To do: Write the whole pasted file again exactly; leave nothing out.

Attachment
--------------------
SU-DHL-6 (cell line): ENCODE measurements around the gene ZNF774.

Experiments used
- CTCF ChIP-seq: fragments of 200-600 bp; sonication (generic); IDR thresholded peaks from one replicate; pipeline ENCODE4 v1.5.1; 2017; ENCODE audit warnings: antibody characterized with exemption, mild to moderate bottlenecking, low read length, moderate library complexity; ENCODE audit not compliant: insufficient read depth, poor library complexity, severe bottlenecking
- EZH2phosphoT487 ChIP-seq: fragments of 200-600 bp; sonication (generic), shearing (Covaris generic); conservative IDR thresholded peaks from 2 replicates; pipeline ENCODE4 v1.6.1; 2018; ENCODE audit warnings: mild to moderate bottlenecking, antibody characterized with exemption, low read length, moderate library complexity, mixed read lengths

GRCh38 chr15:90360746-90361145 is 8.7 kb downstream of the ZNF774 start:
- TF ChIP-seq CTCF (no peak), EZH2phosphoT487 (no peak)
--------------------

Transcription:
SU-DHL-6 (cell line): ENCODE measurements around the gene ZNF774.

Experiments used
- CTCF ChIP-seq: fragments of 200-600 bp; sonication (generic); IDR thresholded peaks from one replicate; pipeline ENCODE4 v1.5.1; 2017; ENCODE audit warnings: antibody characterized with exemption, mild to moderate bottlenecking, low read length, moderate library complexity; ENCODE audit not compliant: insufficient read depth, poor library complexity, severe bottlenecking
- EZH2phosphoT487 ChIP-seq: fragments of 200-600 bp; sonication (generic), shearing (Covaris generic); conservative IDR thresholded peaks from 2 replicates; pipeline ENCODE4 v1.6.1; 2018; ENCODE audit warnings: mild to moderate bottlenecking, antibody characterized with exemption, low read length, moderate library complexity, mixed read lengths

GRCh38 chr15:90360746-90361145 is 8.7 kb downstream of the ZNF774 start:
- TF ChIP-seq CTCF (no peak), EZH2phosphoT487 (no peak)